Brushing-up on onboarding in the modern workplace is always a good idea. Why is understanding onboarding important? Because as confirmed by a recent Gallup poll, 88% of employees don’t believe their organizations onboard well, demonstrating a fundamental issue: do people even know what onboarding is? How companies define onboarding is the first step to getting it right. So, what is onboarding? As we will demonstrate, the meaning of onboarding goes way beyond simple orientation practices and is designed to foster a welcoming community for new hires, while preparing them to become productive and independent workers. That’s the true meaning of onboarding.
Most importantly, onboarding has become an integral part of retaining talent; Glassdoor reports that a positive onboarding experience can increase the retention of new talent by 82%! As the quitting economy gains popularity and the costs of losing employees remain expensive, it is essential that modern businesses are equipped with effective onboarding programs that maximize their chances to keep top talent.
What is onboarding?
Onboarding and orientation, while similar, are not synonymous. Orientation is comprised of monotonous paperwork and mundane tasks within the first few days of an employee’s experience. In contrast, onboarding consists of a comprehensive process that should last for months. To design an effective staff onboarding process, managers must have a clear understanding of its definition. According to HRZone define onboarding as “the process by which new hires are emotionally, physically, and professionally integrated into the established culture and operations of their new employer.”
There is no one prescribed onboarding path or strategy, as different companies have inherently different goals for their new hires. Nonetheless, there are certain objectives every organization hopes their new hires glean from the onboarding process, namely organizational integration and professional development. Once managers have specified their goals for the onboarding process, HR managers can design a comprehensive plan for the new employee.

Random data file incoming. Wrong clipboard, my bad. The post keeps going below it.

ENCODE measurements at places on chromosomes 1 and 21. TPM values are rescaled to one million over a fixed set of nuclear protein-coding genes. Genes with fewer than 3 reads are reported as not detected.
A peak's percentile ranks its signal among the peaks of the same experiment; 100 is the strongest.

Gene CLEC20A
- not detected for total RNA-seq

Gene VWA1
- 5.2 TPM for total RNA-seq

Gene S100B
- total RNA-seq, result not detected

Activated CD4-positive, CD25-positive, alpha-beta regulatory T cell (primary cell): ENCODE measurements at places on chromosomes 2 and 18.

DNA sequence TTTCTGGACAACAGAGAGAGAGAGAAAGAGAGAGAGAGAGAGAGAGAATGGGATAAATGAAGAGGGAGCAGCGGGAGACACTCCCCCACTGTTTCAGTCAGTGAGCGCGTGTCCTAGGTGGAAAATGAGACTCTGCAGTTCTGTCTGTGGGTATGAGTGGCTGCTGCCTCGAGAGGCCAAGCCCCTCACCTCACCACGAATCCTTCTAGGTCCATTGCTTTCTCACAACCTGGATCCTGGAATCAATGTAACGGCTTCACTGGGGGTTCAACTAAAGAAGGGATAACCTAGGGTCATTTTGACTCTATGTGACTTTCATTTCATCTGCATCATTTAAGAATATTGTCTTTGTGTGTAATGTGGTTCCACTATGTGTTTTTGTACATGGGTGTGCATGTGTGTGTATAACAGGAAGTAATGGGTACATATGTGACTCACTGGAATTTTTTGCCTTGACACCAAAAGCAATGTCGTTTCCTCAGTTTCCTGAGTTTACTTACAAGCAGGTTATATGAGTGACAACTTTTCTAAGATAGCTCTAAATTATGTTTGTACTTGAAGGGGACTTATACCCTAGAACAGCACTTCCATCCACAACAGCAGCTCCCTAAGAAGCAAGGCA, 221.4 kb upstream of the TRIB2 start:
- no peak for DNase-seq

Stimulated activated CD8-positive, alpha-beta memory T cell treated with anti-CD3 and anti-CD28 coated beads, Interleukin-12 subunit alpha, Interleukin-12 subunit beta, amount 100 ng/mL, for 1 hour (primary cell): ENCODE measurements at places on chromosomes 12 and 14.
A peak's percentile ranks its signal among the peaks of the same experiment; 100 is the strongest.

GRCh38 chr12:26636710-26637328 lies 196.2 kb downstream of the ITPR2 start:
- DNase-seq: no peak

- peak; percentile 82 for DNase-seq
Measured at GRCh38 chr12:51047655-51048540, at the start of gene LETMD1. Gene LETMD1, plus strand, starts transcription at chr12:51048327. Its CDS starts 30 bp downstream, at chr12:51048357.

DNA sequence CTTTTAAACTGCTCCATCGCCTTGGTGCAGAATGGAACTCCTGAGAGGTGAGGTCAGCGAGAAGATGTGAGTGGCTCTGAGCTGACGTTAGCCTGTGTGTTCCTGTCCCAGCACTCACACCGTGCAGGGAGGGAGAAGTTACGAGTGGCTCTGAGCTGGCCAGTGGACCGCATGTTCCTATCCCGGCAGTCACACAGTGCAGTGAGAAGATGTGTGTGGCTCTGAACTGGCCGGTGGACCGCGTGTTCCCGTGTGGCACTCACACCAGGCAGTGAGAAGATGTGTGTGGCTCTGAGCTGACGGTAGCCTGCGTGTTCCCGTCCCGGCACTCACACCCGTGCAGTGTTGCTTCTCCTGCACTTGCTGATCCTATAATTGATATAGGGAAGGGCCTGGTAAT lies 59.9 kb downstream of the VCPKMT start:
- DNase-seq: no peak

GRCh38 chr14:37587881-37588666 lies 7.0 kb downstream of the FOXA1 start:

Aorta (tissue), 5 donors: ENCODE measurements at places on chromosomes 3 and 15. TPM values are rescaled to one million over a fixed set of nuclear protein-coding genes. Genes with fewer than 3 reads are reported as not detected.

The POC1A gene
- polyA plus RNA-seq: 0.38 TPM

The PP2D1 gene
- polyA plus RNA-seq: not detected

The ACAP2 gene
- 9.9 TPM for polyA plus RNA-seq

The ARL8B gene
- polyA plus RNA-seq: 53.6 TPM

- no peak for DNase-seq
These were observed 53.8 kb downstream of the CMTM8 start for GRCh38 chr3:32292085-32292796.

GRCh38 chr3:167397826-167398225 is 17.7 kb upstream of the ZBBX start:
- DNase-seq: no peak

What is the onboarding process? What are the steps that make it successful?
A successful staff onboarding begins prior to the new hire’s arrival on their first day. In order to focus on completing the program’s objectives, all paperwork should be handled remotely and they should be welcomed with a desk and equipment already prepared for them. Once the employee arrives, ensure he or she understands her responsibilities and objectives for the company, while also introducing them to their new coworkers. Once a new hire is introduced to their work and the company culture, verify their training is effective and pertinent to their job responsibilities.
While the new employee acclimates to the organization and is progressing through the onboarding process, HR managers should schedule regular check-ins to discuss how they are enjoying the company and their work. Communication is the key here: with the ultimate goal of retaining talented workers, listening to their feedback is essential. As time progresses, it’s vital to maintain regular check-ins and updates. As the one-year mark approaches, the onboarding process comes to a close, yet the objective of engaging employees and listening to feedback never ends.
So… is onboarding that important?
The answer is yes: successful onboarding is important for augmenting employee engagement, productivity, and retention. As we found in our workplace survey, 64% of employees are less likely to stay at a new job after having a negative onboarding experience. In order to produce for your company, a worker must be content and comfortable within your organization, have a thorough understanding of the workplace culture, and have a high level of engagement with their coworkers and their work.
If you’re still asking yourself why onboarding is important, let’s turn to statistics. According to the Society For Human Resources Management, “organizations with a standard onboarding process experience 50% greater new-hire productivity.” Even more interestingly, when employees rated their onboarding process as highly effective, they were 18 times more likely to feel highly committed to their employer. Both productivity and commitment are two important drivers of retention and there is a clear correlation between successful onboarding and increased measures of these two metrics.
Employers often struggle to define onboarding and label it as an unnecessary and ineffective bureaucratic process. Studies have shown, however, that most employers are misguided, illustrating the tremendous impact a successful onboarding process can have in terms of retaining talent and fostering high levels of productivity and engagement. After investing heavily in the recruitment processes, it is only logical to nurture your investment with hopes it eventually provides a solid ROI. While not the flashiest and most exciting process, onboarding is undoubtedly fundamental to the long-term health and success of your organization.